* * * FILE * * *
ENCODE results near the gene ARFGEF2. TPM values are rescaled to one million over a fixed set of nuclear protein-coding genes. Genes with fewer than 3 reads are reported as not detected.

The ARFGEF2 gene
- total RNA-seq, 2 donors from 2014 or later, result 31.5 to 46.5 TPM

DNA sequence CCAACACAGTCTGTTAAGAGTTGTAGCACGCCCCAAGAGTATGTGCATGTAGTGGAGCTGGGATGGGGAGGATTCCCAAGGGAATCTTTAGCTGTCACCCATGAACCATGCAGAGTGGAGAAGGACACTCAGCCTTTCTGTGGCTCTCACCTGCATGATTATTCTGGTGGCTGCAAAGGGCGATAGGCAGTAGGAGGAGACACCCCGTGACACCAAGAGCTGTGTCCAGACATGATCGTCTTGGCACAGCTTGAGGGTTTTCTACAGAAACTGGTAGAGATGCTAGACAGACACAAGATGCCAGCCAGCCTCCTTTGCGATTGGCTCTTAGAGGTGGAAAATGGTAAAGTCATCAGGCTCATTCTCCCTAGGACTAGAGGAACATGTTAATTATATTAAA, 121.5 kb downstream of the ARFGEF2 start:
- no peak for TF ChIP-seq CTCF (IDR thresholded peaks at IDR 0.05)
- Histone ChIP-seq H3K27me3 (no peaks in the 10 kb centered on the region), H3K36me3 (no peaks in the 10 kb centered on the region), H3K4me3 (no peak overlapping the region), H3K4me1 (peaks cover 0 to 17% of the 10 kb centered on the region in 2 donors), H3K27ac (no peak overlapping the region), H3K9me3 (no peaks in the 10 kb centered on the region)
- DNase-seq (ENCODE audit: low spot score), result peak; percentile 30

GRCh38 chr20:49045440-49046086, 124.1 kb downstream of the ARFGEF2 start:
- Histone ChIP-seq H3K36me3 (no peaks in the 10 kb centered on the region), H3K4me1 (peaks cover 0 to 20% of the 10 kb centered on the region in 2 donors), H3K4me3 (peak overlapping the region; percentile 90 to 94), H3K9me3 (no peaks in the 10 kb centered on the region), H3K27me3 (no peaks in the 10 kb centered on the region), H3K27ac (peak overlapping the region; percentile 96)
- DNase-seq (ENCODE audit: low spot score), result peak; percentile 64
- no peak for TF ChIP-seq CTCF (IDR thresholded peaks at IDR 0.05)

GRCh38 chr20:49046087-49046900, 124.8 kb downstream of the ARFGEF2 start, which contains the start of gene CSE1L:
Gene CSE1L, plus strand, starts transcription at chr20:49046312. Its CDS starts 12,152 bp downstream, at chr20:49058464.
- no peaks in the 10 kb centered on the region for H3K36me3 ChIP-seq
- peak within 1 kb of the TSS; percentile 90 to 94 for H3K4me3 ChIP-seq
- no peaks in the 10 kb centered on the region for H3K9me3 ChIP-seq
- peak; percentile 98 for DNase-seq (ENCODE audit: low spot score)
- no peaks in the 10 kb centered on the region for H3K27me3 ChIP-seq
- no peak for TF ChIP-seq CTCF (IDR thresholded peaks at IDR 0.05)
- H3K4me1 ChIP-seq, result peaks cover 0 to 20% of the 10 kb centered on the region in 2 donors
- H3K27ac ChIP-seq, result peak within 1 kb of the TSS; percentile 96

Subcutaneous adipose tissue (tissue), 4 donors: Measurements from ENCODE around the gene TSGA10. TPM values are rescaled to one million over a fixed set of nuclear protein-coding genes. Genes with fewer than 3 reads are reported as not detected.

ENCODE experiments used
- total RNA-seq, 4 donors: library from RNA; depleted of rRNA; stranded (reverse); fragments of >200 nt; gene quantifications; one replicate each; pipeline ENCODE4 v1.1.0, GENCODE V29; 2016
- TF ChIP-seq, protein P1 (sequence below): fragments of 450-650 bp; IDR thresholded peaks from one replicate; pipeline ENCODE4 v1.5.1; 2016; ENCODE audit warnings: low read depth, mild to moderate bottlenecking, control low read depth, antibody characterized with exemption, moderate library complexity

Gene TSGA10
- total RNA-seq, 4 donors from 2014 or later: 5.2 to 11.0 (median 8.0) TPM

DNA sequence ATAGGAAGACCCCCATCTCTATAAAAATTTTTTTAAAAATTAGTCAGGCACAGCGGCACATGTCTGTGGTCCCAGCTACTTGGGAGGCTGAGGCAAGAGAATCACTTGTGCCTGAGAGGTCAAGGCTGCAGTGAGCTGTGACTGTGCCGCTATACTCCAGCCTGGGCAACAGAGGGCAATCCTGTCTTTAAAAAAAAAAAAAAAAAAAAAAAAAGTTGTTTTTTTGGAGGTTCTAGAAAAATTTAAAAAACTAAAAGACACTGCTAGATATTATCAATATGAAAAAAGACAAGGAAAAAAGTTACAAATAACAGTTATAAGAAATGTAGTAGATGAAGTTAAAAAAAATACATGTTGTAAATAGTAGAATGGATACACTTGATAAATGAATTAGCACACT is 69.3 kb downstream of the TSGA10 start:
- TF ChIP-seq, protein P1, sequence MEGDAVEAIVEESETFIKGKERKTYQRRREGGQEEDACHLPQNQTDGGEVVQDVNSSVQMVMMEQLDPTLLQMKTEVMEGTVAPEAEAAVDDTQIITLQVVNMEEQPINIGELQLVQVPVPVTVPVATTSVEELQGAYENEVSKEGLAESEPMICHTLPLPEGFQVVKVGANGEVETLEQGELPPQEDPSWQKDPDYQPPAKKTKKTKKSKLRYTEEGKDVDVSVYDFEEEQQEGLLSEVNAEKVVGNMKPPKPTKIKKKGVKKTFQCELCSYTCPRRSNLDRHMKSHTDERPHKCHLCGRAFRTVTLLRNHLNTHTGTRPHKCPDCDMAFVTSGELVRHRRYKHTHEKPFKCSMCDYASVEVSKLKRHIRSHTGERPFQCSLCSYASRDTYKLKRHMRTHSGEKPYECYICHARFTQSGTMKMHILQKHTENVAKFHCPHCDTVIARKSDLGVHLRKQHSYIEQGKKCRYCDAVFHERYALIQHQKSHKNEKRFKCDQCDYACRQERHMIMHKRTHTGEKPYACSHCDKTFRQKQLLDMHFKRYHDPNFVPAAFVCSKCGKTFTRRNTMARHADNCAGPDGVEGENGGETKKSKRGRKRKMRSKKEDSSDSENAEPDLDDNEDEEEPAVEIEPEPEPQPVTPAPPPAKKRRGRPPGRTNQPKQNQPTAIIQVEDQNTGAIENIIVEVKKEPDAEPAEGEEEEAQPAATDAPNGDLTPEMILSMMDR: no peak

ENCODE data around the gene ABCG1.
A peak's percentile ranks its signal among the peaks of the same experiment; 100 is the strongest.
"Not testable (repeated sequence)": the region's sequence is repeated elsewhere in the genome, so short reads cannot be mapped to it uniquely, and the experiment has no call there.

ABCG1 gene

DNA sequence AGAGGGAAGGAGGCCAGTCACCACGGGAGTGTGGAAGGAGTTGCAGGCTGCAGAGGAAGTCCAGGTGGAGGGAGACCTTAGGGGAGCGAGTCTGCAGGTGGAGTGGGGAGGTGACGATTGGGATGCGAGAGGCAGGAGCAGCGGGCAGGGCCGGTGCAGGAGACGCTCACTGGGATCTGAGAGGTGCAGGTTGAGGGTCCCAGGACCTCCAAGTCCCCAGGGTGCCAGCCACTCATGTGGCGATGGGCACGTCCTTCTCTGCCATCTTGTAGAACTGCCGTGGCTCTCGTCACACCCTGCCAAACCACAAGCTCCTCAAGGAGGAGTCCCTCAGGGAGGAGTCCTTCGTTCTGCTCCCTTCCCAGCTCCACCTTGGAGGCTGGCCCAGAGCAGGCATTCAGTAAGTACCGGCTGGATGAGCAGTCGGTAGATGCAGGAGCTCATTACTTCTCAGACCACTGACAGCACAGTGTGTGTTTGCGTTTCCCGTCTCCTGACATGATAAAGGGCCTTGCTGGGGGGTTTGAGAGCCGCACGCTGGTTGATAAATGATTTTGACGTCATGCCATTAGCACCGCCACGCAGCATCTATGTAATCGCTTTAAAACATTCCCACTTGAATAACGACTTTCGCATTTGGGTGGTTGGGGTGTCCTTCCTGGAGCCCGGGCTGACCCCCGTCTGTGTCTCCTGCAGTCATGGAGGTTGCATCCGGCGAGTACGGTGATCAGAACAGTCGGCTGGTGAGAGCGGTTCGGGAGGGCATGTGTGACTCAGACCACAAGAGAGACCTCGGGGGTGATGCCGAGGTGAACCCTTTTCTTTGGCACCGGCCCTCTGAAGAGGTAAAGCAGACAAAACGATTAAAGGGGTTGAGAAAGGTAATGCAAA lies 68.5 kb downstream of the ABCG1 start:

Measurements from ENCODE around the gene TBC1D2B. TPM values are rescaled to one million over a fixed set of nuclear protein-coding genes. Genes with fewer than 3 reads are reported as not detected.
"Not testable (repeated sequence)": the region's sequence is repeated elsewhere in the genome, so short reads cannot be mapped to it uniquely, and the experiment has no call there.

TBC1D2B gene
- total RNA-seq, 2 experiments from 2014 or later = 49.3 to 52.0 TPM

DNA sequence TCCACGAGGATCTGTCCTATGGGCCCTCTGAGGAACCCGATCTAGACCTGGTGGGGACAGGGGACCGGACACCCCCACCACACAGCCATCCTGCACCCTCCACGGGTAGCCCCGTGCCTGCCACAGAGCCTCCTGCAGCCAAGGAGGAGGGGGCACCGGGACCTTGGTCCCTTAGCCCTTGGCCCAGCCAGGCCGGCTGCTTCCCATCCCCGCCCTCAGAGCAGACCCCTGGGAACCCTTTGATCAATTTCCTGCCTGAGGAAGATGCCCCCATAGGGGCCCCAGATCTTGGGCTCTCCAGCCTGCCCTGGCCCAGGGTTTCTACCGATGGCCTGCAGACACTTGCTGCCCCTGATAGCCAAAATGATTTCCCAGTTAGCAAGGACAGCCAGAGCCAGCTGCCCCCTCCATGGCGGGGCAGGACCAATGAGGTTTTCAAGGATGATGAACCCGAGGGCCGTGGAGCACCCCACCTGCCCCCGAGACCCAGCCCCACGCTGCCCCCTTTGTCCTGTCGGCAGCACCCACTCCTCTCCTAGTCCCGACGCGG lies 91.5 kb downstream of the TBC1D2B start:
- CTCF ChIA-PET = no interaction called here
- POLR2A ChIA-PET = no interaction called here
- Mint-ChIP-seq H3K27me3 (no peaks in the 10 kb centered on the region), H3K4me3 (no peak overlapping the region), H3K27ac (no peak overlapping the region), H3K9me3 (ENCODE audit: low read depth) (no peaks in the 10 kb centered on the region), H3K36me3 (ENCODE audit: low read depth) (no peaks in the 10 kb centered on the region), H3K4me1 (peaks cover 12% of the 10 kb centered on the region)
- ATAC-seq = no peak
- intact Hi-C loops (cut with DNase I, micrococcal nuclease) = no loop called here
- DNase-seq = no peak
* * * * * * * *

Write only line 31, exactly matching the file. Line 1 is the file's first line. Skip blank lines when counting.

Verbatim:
A peak's percentile ranks its signal among the peaks of the same experiment; 100 is the strongest.